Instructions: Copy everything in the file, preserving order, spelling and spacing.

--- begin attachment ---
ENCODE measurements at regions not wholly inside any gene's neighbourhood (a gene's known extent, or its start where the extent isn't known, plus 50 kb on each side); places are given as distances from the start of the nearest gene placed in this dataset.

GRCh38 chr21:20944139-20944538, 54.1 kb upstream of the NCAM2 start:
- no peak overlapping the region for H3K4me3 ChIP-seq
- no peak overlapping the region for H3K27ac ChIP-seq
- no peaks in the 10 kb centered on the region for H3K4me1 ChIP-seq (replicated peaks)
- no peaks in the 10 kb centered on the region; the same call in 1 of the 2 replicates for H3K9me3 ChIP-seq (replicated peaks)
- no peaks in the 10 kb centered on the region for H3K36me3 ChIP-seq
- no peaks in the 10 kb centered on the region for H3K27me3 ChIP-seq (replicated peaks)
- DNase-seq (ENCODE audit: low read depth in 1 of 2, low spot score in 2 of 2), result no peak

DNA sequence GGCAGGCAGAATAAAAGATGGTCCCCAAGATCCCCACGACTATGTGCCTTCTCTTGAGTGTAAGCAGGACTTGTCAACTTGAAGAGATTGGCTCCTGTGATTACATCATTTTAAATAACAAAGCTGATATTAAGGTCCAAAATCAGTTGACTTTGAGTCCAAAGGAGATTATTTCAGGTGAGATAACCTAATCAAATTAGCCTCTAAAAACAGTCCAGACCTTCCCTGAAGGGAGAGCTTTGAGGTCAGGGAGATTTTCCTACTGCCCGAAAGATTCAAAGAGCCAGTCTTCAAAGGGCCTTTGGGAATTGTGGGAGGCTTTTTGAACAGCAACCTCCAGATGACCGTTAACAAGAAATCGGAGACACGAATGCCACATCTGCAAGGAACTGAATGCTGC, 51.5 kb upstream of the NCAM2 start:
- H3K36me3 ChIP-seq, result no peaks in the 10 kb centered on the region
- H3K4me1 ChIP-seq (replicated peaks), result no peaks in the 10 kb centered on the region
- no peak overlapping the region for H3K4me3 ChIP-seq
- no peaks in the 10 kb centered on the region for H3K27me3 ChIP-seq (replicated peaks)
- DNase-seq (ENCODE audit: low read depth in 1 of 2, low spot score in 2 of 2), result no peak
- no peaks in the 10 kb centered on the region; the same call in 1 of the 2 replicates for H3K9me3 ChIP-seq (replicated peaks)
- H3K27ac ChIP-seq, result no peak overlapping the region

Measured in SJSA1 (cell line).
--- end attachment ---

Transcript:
ENCODE measurements at regions not wholly inside any gene's neighbourhood (a gene's known extent, or its start where the extent isn't known, plus 50 kb on each side); places are given as distances from the start of the nearest gene placed in this dataset.

GRCh38 chr21:20944139-20944538, 54.1 kb upstream of the NCAM2 start:
- no peak overlapping the region for H3K4me3 ChIP-seq
- no peak overlapping the region for H3K27ac ChIP-seq
- no peaks in the 10 kb centered on the region for H3K4me1 ChIP-seq (replicated peaks)
- no peaks in the 10 kb centered on the region; the same call in 1 of the 2 replicates for H3K9me3 ChIP-seq (replicated peaks)
- no peaks in the 10 kb centered on the region for H3K36me3 ChIP-seq
- no peaks in the 10 kb centered on the region for H3K27me3 ChIP-seq (replicated peaks)
- DNase-seq (ENCODE audit: low read depth in 1 of 2, low spot score in 2 of 2), result no peak

DNA sequence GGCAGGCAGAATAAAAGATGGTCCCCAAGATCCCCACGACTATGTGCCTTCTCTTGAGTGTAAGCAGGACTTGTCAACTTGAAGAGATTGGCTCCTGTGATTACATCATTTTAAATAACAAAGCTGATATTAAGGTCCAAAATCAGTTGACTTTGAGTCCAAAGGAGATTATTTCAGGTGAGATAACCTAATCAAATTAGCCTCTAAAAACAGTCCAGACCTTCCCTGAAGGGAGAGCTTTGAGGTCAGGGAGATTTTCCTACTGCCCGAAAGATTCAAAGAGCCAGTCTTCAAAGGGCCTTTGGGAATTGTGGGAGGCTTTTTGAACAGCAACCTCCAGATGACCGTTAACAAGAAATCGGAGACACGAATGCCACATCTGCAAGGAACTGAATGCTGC, 51.5 kb upstream of the NCAM2 start:
- H3K36me3 ChIP-seq, result no peaks in the 10 kb centered on the region
- H3K4me1 ChIP-seq (replicated peaks), result no peaks in the 10 kb centered on the region
- no peak overlapping the region for H3K4me3 ChIP-seq
- no peaks in the 10 kb centered on the region for H3K27me3 ChIP-seq (replicated peaks)
- DNase-seq (ENCODE audit: low read depth in 1 of 2, low spot score in 2 of 2), result no peak
- no peaks in the 10 kb centered on the region; the same call in 1 of the 2 replicates for H3K9me3 ChIP-seq (replicated peaks)
- H3K27ac ChIP-seq, result no peak overlapping the region

Measured in SJSA1 (cell line).